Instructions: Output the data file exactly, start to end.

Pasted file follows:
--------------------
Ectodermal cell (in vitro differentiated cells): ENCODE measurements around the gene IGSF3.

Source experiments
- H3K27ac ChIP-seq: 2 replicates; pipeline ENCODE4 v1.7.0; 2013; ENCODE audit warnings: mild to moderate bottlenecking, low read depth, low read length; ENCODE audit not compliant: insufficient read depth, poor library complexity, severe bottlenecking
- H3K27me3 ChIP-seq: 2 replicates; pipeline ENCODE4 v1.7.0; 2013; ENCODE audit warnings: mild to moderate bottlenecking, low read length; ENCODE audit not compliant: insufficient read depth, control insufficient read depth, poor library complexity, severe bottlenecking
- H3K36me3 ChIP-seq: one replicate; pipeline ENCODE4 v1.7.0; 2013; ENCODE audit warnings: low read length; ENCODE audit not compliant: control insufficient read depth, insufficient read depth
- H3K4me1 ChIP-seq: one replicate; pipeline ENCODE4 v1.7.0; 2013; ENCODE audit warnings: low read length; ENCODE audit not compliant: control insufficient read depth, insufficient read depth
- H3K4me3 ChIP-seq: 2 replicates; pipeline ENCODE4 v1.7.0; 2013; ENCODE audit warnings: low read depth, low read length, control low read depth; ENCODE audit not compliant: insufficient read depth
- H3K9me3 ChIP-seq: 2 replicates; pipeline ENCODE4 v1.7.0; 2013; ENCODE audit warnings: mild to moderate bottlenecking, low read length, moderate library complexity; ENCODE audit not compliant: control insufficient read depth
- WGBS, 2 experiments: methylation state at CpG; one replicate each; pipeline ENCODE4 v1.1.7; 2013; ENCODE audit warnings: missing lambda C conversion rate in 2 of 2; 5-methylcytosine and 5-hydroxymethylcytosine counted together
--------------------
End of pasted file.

Ectodermal cell (in vitro differentiated cells): ENCODE measurements around the gene IGSF3.

Source experiments
- H3K27ac ChIP-seq: 2 replicates; pipeline ENCODE4 v1.7.0; 2013; ENCODE audit warnings: mild to moderate bottlenecking, low read depth, low read length; ENCODE audit not compliant: insufficient read depth, poor library complexity, severe bottlenecking
- H3K27me3 ChIP-seq: 2 replicates; pipeline ENCODE4 v1.7.0; 2013; ENCODE audit warnings: mild to moderate bottlenecking, low read length; ENCODE audit not compliant: insufficient read depth, control insufficient read depth, poor library complexity, severe bottlenecking
- H3K36me3 ChIP-seq: one replicate; pipeline ENCODE4 v1.7.0; 2013; ENCODE audit warnings: low read length; ENCODE audit not compliant: control insufficient read depth, insufficient read depth
- H3K4me1 ChIP-seq: one replicate; pipeline ENCODE4 v1.7.0; 2013; ENCODE audit warnings: low read length; ENCODE audit not compliant: control insufficient read depth, insufficient read depth
- H3K4me3 ChIP-seq: 2 replicates; pipeline ENCODE4 v1.7.0; 2013; ENCODE audit warnings: low read depth, low read length, control low read depth; ENCODE audit not compliant: insufficient read depth
- H3K9me3 ChIP-seq: 2 replicates; pipeline ENCODE4 v1.7.0; 2013; ENCODE audit warnings: mild to moderate bottlenecking, low read length, moderate library complexity; ENCODE audit not compliant: control insufficient read depth
- WGBS, 2 experiments: methylation state at CpG; one replicate each; pipeline ENCODE4 v1.1.7; 2013; ENCODE audit warnings: missing lambda C conversion rate in 2 of 2; 5-methylcytosine and 5-hydroxymethylcytosine counted together